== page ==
7/22/2007                                                                                       View Comments

You're bloody lucky to be alive

Sent in by MothandRust

Has the universe always been here in some form, or did something create it at some point?

Consider the Andromeda Galaxy - it looks a lot like our own, I'm told - not that I've ever stepped back far enough to check out the similarities - but there are many many more like it to show that our galaxy is just one collection of spinning matter in what is an immeasurable expanse of space and 'stuff'. The interesting thing about our Milky Way galaxy (named after the famous chocolate bar) is that it's not actually big... it seems big because we're so small, it's relative, it is not huge, it is not immense and it may or may not be infinite. The incredible amount of galaxies that make up what we can see of our universe may in fact be just one cloud amongst many universes .

These steller bodies are moving, colliding and collapsing all over the shop and there's evidence to suggest that the universe has been doing so for billions and billions of years, and perhaps forever. There's no need to mystify the idea of time, because before we were intelligent enough to acknowledge and measure the movement of heavenly bodies we were happy to hunt by day, sleep by night, and die when we got too old to pump blood through our brains. Eternity isn't a supernatural concept best left for gods to calculate... like the size of the universe, it's relative albeit conceptual. The universe simply was and is and always will be - no matter how many pigs fart methane into the atmosphere of our little blue green orb.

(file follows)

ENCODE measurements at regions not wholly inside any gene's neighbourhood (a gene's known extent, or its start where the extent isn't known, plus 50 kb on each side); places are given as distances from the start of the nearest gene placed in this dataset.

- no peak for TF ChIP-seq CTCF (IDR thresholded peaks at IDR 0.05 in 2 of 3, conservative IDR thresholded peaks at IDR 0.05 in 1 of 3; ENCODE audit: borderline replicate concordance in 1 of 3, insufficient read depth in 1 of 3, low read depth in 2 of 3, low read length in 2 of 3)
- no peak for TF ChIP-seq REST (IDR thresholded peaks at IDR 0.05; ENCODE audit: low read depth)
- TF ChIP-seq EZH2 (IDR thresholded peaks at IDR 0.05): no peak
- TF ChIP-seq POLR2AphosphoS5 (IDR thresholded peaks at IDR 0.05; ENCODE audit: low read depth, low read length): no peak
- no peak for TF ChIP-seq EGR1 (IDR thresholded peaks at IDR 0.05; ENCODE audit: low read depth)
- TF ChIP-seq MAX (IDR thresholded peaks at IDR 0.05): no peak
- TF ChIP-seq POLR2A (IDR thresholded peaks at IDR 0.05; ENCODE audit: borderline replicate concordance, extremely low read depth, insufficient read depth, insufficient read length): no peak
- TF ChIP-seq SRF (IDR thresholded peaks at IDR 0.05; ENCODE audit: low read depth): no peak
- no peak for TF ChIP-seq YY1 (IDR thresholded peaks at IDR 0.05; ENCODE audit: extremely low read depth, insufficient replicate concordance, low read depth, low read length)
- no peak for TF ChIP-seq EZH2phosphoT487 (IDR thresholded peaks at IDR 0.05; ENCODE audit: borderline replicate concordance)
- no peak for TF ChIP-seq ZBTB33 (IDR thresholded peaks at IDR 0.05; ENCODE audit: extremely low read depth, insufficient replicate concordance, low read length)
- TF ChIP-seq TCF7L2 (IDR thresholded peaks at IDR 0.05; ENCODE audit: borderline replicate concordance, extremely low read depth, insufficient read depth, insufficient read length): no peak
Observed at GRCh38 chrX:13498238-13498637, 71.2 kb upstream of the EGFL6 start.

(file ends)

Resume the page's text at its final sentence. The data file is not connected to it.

Douglas Adams joked that the universe is so big and so randomly chaotic that chances are somewhere somehow there are lifeforms growing that could be useful to any interstellar hitchhiker. One planet somewhere surely has shifting spanners growing from trees, and animals that could easily be used as mattresses. I think it's amazing that this planet was lucky to have a temporary run of life on it long enough for its inhabitants to actually design and use a shifting spanner themselves. When you consider the incredible numbers of planets spiraling and circling throughout this vast cosmos you must entertain the thought that for some bursts of time a planet would be in the rolling in the right place at the right time with the right conditions to allow moss to gather on it.

Now, if I were lucky enough to have been born into a planet that had the 'golden' measurements of being close enough to a sun, and protected by various larger planets around it, I'd feel very fortunate, and I do. This particular planet probably isn't the first to have encountered such idyllic conditions but you have to stand in awe of the probability factors involved when you happen to be on it. Of course, it seems like someone created it only because you aren't one of the impossible inhabitants that couldn't have possibly lived on the multi-billion other planets that can't sustain life.

You're bloody lucky to be alive and I seriously don't blame anyone for inventing a god to praise to concerning the delights of simple existence. Every culture we know of usually does this very thing. It's perfectly natural and normal to sing to the sky in appreciation, because most of the people we share the planet with don't seem to really appreciate existence enough to really marvel at it with the wide-eyed wonder it deserves.